The Act requires employers to make this COVID-19 supplemental paid sick leave available for immediate use by employees upon either oral or written request. Employees have the discretion to determine how many hours of COVID-19 supplemental paid sick leave to use, up to the total maximum they are entitled to take.
This COVID-19 supplemental paid sick leave is in addition to the three days (or 24 hours) of paid sick leave already required by California Labor Code Section 246. Additionally, employers cannot require employees to use any other paid or unpaid leave before using this COVID-19 supplemental paid sick leave.
The requirement to provide COVID-19 supplemental paid sick leave expires on December 31, 2020, or upon the expiration of any federal extension to the Emergency Paid Sick Leave Act of the FFCRA, whichever is later.
Employer Notice Requirements
By the first full pay period following September 9, 2020, covered employers (outside of the food sector) must include on an employee’s wage statement (or in a separate writing) the amount of COVID-19 supplemental paid sick leave available to that employee. This is in addition to the existing requirement that employers must include paid sick leave on the wage statement or in a separate writing. Employers immediately should contact their payroll processors to ensure that this separate line item is added on employee wage statements.
Additionally, covered employers must post a notice regarding COVID-19 supplemental paid sick leave in their workplaces. The notice for covered employers of food sector workers can be found here. The notice for covered employers of non-food sector sectors can be found here. If, however, employees do not frequent the workplace, the employer may disseminate the notice by e-mail. Covered employers should ensure that this notice gets posted and/or disseminated to employees.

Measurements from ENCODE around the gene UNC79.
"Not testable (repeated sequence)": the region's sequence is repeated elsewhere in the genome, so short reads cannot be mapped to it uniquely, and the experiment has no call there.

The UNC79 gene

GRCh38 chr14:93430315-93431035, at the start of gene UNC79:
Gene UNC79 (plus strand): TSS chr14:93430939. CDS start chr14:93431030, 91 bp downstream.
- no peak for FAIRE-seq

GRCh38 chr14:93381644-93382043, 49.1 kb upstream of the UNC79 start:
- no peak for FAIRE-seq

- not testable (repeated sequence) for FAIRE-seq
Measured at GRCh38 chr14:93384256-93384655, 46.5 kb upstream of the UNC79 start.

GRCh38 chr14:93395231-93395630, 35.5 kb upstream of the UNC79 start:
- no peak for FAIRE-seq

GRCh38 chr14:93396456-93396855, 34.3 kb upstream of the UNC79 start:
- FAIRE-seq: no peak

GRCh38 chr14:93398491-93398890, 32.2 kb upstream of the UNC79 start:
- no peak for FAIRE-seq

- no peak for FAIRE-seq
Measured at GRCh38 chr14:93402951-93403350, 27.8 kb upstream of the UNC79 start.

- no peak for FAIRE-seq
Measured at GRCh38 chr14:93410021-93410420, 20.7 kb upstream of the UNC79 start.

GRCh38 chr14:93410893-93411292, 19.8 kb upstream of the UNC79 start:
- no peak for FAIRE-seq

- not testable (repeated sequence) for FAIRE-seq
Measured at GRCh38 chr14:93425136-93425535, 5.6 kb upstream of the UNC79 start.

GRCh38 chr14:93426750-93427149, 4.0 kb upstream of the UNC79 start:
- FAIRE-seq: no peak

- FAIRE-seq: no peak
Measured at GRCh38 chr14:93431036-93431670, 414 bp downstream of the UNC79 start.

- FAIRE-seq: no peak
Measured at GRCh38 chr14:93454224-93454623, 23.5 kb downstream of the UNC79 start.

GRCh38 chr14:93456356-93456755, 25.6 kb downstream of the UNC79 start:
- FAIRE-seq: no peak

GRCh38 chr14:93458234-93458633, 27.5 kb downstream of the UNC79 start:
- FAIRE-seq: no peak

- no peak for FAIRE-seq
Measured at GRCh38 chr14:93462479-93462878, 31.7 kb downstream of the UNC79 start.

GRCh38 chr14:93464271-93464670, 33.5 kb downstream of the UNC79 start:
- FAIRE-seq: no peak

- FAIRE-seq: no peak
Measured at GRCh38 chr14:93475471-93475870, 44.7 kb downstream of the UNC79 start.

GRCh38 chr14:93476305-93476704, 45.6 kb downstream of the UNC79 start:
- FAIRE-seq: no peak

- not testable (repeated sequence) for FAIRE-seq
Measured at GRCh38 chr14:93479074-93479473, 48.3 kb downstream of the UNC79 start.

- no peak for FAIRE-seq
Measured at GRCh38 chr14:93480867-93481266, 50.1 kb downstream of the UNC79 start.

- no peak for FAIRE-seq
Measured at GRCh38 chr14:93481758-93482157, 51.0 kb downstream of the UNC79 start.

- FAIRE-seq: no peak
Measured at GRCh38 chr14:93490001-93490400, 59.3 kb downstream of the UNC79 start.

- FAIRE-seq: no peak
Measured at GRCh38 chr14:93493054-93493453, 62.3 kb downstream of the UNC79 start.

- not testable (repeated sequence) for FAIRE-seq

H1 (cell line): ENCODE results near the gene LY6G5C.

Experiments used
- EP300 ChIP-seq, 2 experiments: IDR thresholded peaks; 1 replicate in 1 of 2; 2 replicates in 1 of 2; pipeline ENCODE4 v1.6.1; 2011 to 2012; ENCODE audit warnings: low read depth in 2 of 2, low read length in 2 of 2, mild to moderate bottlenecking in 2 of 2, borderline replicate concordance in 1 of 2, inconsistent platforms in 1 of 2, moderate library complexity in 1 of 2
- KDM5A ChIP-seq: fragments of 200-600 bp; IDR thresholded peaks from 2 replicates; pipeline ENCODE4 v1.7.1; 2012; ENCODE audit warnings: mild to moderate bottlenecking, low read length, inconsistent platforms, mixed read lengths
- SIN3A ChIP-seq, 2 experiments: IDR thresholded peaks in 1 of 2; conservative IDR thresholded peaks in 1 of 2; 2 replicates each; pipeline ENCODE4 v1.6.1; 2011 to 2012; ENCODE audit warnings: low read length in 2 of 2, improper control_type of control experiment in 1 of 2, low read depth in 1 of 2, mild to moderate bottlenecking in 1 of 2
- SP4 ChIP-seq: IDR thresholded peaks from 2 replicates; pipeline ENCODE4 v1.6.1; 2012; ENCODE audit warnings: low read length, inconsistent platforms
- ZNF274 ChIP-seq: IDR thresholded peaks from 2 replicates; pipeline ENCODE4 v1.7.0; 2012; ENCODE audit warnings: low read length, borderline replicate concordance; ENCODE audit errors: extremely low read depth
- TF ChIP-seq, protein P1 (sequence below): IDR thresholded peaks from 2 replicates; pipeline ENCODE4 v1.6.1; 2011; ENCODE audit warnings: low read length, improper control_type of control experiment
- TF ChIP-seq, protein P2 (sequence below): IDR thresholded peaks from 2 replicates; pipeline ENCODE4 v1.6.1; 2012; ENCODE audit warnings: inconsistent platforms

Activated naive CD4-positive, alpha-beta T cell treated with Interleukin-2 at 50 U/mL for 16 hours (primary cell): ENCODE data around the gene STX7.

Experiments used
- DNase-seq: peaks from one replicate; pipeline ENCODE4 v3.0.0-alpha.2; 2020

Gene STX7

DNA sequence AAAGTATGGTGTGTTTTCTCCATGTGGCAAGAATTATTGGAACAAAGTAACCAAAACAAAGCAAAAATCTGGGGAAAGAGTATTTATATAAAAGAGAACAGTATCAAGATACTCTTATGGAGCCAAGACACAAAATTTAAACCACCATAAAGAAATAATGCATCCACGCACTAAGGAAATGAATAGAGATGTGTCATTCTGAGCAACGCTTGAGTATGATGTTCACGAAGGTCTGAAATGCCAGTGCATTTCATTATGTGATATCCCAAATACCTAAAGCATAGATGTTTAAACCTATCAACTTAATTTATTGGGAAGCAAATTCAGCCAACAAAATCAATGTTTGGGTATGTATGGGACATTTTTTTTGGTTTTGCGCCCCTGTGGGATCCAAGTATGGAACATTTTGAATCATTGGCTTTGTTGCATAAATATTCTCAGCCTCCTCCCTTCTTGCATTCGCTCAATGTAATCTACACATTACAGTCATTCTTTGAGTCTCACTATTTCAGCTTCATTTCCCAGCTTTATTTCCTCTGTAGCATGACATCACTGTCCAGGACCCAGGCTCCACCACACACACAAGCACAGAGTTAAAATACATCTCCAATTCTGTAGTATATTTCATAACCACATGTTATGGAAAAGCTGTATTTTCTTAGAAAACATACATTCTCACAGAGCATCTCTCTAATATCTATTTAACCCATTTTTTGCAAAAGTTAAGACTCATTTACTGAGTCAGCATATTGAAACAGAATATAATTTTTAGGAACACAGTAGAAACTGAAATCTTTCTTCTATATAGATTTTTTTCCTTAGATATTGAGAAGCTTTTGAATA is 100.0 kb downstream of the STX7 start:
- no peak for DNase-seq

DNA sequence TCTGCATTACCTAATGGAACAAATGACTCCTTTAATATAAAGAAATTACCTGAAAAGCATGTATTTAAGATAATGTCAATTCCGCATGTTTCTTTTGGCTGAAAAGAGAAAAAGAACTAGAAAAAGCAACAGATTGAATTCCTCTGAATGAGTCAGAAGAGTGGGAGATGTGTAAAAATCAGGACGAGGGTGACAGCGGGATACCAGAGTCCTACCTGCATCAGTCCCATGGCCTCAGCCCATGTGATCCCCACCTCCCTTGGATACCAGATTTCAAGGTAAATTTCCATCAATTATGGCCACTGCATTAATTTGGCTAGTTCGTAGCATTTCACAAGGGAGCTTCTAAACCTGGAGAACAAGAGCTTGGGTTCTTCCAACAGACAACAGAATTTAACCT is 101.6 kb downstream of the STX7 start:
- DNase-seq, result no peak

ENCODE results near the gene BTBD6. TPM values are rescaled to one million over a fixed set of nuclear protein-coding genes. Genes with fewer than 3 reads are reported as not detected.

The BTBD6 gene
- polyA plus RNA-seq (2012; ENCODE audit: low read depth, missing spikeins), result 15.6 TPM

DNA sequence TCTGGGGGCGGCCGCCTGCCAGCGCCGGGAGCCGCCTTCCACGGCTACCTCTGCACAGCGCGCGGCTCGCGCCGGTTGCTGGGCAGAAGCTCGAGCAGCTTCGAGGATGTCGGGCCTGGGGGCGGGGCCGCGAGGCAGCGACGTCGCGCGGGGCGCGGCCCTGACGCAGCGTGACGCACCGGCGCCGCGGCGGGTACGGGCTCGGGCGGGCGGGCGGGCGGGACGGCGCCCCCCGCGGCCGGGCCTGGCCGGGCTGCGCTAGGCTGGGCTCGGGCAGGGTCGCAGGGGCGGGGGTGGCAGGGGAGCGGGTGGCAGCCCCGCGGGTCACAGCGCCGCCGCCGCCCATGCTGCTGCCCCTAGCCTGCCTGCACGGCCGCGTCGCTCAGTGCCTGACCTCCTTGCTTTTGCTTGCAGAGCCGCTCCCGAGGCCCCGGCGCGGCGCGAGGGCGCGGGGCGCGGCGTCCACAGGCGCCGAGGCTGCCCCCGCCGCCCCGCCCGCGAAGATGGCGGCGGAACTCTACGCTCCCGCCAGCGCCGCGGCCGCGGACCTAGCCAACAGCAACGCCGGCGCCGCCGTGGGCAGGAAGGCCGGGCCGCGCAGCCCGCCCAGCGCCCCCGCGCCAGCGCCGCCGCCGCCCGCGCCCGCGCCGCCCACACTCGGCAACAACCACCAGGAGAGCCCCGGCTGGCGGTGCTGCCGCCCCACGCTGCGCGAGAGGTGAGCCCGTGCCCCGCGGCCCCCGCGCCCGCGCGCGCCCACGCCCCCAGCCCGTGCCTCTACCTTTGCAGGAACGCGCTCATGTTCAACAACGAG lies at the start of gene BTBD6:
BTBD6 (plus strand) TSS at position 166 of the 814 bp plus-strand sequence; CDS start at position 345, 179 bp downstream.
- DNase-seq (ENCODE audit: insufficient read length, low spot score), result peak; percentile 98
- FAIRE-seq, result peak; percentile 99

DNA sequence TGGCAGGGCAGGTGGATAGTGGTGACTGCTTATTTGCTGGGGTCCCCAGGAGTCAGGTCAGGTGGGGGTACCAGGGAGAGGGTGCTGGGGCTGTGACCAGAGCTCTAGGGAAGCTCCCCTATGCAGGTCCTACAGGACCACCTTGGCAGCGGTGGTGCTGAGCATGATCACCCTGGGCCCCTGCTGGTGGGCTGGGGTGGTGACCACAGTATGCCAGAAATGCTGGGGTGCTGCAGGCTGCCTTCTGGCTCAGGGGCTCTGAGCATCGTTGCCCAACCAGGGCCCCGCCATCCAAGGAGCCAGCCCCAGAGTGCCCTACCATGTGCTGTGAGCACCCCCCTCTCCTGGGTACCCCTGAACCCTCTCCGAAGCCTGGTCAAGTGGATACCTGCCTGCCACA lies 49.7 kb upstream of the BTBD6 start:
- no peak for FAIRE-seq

Employers That Previously Provided COVID-19 Paid Sick Leave
The Act provides setoffs for employers who have already provided, or partially provided, COVID-19 paid sick leave that comports with AB 1867. For example, employers that already provided employees with supplemental paid leave for the reasons set forth in the Act, and the pay was equal to or greater than required by the Act, may count such hours already paid toward the total number of hours required by AB 1867 for COVID-19 supplemental paid sick leave.
Non-food-sector employers that already provided employees with supplemental paid leave for the reasons set forth in the Act, but the pay was not equal to or greater than required by the Act, may retroactively to March 4, 2020, provide supplemental pay to the employee to satisfy the compensation requirements of the Act and count those hours toward the total number of COVID-19 supplemental paid sick leave hours required by the Act.
Enforcement by Labor Commissioner
The Act also amends Labor Code Section 248.5 to authorize the California Labor Commissioner to investigate violations and seek relief for any violations of the Act. If the Labor Commissioner finds that COVID-19 supplemental paid sick leave was unlawfully withheld from an employee, the Commissioner may levy an administrative penalty against the employer in an amount of either $250 or the paid sick leave withheld multiplied by three, whichever is greater. This administrative penalty shall not exceed $4,000 in the aggregate. In addition, the Labor Commissioner or the California Attorney General may bring a civil action to pursue reinstatement, backpay, the payment of sick days unlawfully withheld, liquidated damages, and other legal or equitable relief.
Employers subject to AB 1867 should review and immediately update their paid sick leave policies to account for this COVID-19 supplemental paid sick leave. These employers also should immediately ensure that they comply with the notice requirements established by the Act.
Contact your SFSSW attorney if you have questions regarding COVID-19 supplemental paid sick leave or if you need assistance in implementing the requirements of AB 1867.